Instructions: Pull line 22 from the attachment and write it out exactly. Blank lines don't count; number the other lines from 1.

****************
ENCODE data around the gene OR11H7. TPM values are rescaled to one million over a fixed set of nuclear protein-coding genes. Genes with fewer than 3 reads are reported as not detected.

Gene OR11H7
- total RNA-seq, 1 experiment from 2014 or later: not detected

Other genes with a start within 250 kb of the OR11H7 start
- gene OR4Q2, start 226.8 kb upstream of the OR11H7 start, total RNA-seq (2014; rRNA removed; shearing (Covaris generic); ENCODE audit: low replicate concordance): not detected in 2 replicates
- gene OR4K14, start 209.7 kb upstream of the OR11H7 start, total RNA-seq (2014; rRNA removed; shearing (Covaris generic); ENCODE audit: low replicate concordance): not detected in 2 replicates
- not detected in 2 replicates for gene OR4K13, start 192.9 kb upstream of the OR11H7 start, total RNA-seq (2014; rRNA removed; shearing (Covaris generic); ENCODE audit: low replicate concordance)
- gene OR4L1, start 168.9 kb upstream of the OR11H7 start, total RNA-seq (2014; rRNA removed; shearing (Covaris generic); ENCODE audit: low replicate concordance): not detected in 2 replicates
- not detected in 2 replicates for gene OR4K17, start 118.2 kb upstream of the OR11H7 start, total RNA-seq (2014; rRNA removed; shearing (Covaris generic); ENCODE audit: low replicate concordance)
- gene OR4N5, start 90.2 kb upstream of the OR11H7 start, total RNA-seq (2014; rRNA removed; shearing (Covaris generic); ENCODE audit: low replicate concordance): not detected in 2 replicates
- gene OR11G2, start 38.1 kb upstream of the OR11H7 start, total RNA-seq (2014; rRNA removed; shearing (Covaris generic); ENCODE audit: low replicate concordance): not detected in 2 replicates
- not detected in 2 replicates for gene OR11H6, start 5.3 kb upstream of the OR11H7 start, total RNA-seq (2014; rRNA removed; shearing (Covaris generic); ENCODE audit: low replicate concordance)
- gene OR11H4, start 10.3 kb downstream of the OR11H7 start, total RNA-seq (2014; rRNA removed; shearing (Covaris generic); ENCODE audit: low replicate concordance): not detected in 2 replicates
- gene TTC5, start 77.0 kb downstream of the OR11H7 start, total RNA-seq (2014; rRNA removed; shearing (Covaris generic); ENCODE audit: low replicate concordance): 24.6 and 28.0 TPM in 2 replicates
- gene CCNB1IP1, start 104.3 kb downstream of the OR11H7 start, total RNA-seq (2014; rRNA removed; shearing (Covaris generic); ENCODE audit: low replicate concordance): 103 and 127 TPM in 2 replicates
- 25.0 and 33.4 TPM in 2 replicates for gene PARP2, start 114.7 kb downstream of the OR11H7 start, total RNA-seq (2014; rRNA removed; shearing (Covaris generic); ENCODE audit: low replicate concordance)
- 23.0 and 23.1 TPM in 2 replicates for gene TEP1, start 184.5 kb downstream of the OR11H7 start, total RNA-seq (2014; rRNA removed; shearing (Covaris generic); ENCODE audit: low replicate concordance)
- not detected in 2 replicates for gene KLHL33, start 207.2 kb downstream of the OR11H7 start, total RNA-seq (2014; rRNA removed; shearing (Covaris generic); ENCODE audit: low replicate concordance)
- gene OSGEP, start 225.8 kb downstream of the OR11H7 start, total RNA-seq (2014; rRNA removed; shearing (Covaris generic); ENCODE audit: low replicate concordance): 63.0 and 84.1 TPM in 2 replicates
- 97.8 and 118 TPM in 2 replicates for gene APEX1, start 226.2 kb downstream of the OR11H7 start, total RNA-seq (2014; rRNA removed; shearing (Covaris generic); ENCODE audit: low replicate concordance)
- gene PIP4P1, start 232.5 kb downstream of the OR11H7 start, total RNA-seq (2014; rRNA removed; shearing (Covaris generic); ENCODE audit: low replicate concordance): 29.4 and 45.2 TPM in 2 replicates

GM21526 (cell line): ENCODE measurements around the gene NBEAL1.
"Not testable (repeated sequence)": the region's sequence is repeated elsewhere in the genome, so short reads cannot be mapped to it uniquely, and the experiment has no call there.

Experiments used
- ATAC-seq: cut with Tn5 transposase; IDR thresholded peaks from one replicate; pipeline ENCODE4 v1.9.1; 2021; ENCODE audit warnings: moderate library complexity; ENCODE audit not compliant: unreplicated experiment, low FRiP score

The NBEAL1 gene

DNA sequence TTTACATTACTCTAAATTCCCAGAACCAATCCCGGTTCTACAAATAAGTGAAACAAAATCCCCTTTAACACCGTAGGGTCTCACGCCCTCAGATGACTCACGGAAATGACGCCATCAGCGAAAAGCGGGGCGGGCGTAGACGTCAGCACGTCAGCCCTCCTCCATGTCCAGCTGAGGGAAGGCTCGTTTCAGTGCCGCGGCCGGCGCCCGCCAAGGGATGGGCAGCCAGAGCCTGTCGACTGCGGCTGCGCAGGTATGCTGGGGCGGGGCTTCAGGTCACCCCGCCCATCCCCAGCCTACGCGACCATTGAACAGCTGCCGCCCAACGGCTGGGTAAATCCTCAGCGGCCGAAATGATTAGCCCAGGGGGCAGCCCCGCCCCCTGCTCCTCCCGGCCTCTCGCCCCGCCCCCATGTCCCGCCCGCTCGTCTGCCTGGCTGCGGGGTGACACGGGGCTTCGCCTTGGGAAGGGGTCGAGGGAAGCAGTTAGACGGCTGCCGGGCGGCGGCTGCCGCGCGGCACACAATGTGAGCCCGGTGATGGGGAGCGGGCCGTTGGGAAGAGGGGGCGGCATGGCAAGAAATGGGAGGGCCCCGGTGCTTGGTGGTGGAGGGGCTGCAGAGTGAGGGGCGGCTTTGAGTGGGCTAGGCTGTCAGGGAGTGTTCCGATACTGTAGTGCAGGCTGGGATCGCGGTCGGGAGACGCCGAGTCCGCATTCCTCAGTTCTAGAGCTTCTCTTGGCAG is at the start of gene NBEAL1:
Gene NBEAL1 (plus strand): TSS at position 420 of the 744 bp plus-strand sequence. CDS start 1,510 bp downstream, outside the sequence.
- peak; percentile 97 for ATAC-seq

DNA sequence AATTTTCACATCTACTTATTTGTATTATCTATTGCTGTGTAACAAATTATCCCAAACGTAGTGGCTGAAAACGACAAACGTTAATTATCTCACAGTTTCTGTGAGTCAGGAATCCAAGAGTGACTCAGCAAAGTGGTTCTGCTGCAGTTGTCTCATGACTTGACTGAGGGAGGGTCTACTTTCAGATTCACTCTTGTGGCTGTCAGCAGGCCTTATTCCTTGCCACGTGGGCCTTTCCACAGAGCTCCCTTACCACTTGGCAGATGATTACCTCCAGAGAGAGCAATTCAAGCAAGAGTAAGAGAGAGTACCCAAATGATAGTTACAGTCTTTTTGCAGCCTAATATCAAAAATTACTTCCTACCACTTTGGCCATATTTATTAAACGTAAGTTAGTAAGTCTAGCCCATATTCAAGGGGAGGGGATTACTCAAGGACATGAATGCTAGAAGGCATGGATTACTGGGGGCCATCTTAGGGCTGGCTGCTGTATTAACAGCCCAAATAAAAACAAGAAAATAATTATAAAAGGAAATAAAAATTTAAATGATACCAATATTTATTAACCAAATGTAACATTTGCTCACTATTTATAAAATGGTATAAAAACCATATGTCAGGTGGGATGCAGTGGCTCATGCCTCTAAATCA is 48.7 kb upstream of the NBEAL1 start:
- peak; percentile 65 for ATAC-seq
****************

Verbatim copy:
GM21526 (cell line): ENCODE measurements around the gene NBEAL1.